While YouView is the focus of media attention in London, the French public service broadcaster France Télévisions has already launched its Salto service and enhanced its Pluzz video on demand offering. Salto allows viewers with a compatible connected television to restart the current programme from the beginning. Further pause and rewind features are planned. So will people still need their own digital video recorder?

Salto, which means somersault, jump or backflip, will be available on the evening programmes, from eight o’clock to midnight, across five national channels. An onscreen prompt appears when Salto is available, inviting viewers to press the blue button on their remote control to return to the start of the programme.

Salto, which means somersault, jump or backflip,  has been launched by France Télévisions and TDF.

There are plans to extend the restart function to allow pause, rewind and fast forward functions.

The BBC recently added a similar restart facility to its online iPlayer, but the feature was not mentioned at the launch of YouView. The YouView platform offers more a more extensive ability to scroll back through the guide and view programmes from up to seven days previously on partner channels. However, it requires consumers to have a YouView digital video recorder.

Viewers can return to the start of programmes enabled with the Salto feature by pressing the blue button on their remote control.

The Salto system works with any HbbTV compatible connected television receiving France Télévisions channels through digital terrestrial transmissions. It will later be available for other modes of reception.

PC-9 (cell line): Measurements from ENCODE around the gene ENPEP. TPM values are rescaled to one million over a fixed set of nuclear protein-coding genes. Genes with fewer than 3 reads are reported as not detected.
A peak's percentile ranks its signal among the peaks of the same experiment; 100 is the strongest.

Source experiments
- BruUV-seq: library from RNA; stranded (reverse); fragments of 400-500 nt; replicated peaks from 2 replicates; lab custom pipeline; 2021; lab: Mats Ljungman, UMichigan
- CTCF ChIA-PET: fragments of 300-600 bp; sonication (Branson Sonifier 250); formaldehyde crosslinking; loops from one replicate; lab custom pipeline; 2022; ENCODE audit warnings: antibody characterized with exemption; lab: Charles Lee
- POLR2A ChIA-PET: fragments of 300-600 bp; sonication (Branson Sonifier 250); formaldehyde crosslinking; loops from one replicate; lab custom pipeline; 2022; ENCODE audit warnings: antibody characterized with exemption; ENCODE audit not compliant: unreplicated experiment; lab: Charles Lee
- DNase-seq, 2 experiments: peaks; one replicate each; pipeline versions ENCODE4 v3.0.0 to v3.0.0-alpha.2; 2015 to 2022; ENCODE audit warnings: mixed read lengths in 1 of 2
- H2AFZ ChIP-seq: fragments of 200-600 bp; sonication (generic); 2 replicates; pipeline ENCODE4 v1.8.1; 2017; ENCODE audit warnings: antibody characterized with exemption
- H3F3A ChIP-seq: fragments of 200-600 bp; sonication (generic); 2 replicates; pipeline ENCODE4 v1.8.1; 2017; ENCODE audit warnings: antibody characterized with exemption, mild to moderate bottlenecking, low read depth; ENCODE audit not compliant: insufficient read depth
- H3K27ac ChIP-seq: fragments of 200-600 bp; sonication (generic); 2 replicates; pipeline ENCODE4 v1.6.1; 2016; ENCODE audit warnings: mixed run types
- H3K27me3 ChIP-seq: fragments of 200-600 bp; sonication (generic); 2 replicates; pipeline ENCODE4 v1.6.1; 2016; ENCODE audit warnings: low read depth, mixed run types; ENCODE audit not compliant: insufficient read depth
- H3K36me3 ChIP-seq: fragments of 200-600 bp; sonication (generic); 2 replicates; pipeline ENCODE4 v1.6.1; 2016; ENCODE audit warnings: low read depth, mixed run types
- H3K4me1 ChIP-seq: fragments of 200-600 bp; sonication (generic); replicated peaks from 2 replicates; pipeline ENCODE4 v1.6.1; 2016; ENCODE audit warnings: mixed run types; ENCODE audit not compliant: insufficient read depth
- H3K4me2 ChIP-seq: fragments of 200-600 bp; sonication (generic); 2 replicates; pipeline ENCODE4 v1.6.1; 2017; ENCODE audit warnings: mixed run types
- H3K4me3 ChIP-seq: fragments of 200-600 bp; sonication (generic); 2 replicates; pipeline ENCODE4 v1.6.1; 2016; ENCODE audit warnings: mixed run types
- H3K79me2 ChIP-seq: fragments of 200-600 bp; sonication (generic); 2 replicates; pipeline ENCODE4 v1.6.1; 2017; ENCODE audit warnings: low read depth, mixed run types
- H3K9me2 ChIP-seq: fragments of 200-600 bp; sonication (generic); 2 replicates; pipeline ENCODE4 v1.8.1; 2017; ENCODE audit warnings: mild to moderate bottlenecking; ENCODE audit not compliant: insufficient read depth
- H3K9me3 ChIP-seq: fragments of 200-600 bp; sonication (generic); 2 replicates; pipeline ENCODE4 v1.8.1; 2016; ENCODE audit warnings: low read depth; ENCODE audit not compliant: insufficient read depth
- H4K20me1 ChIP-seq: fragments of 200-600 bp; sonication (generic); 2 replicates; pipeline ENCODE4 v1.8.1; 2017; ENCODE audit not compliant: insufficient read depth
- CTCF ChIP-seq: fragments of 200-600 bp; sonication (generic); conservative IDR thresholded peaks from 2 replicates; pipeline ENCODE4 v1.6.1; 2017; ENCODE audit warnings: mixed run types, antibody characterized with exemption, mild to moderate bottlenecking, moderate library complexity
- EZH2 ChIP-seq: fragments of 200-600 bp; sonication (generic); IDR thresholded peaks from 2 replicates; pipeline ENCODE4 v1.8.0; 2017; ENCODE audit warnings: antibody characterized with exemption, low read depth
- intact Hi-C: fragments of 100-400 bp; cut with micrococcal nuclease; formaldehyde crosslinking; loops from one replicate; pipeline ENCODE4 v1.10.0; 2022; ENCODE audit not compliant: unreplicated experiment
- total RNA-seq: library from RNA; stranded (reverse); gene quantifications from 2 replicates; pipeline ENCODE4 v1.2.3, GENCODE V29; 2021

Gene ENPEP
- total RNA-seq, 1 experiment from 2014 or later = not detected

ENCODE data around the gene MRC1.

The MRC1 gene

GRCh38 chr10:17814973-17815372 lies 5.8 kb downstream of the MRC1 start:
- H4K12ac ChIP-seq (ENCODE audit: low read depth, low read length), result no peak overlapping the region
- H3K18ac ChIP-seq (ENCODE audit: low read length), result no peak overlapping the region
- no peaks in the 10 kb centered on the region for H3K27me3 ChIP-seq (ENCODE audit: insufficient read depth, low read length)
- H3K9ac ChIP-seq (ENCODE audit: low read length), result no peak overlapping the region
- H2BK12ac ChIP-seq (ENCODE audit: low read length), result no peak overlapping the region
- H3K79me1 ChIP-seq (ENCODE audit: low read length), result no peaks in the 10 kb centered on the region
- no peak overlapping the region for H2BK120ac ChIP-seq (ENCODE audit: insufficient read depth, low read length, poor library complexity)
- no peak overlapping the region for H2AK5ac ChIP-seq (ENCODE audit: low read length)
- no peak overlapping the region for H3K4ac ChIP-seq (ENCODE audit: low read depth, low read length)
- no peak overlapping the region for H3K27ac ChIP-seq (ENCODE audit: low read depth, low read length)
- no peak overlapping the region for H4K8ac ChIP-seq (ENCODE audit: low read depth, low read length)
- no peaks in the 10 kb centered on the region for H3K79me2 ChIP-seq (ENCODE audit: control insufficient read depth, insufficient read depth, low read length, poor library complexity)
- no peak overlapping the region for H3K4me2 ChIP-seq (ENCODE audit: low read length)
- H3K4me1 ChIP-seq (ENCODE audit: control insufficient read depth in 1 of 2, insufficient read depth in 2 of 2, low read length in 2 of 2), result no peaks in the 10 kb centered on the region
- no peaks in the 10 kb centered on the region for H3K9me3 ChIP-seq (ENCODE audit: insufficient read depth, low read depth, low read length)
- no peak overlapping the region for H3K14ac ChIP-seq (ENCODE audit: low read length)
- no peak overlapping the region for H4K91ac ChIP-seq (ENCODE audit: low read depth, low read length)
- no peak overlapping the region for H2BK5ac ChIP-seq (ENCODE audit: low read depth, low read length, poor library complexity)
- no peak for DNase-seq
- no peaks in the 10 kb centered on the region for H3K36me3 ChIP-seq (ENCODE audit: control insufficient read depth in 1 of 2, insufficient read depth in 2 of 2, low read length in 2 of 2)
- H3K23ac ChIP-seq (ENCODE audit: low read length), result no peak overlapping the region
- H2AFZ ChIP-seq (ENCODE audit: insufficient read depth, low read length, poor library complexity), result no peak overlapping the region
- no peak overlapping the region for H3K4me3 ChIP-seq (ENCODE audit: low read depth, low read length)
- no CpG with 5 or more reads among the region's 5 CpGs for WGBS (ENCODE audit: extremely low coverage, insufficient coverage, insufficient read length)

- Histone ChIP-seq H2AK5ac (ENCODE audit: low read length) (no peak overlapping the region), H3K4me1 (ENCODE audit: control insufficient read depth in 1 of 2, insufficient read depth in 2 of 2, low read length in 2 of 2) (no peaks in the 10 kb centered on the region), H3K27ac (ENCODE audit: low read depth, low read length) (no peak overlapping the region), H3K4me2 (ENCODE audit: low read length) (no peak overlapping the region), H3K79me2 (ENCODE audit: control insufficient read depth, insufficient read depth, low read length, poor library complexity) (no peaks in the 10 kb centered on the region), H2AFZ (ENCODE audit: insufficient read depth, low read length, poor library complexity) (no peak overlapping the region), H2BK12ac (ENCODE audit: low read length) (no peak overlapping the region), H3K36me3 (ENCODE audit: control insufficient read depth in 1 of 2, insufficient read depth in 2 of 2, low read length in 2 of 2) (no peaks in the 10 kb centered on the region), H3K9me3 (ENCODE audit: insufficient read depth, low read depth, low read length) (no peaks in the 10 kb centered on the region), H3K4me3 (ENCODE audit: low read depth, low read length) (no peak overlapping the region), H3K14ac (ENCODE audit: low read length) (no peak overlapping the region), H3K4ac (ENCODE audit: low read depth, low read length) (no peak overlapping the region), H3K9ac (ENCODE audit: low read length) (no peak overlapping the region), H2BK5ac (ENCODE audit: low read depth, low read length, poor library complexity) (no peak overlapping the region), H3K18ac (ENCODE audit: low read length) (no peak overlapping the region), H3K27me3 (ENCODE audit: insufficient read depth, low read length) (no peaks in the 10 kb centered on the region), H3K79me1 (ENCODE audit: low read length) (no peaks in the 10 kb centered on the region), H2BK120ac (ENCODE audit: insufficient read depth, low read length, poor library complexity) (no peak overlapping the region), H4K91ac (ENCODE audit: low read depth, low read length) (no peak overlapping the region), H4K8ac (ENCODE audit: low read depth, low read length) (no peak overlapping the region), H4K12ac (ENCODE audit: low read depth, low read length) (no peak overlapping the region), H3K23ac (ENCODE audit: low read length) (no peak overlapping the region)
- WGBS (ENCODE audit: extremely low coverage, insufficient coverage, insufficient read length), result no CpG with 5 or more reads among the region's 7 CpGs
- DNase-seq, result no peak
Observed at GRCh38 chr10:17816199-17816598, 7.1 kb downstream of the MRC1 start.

“We are convinced that Restart will meet a real need felt by DTTV viewers,” said Franck Langrand, director of the television division of TDF, the French transmission services group.

The service has been developed for France Télévisions by TDF subsidiary Cognac-Jay Image. Distribution is being managed by SmartJog, another TDF subsidiary.

TDF encodes programmes to be offered through Salto in formats compatible with HbbTV 1.1 and HbbTV 1.5, signals the service through digital terrestrial television, and delivers the programmess on demand through its online content delivery network.

“We now estimate the number of connected televisions at 2.5 million and we believe, very conservatively, that by the end of the year, this new service will attract at least 300,000 viewers,” Bruno Patino, deputy director of digital development at France Télévisions told Le Figaro.

France Télévisions is also enhancing its existing on-demand service Pluzz with social features and recommendations. Pluzz will also soon be available on Samsung connected televisions.

All this raises the question of whether viewers will need their own domestic digital video recorder in the future, or whether they will be able to rely on network services delivered online to connected screens.

There may still be a place for local storage in the home, at least until issues with programmes rights are resolved to allow network recording to become a standard feature.

In the longer term, it seems likely that viewers will simply expect to be able to scroll back through programmes, view previously broadcast shows and access achive video on demand through whatever network connected screen happens to be most convenient.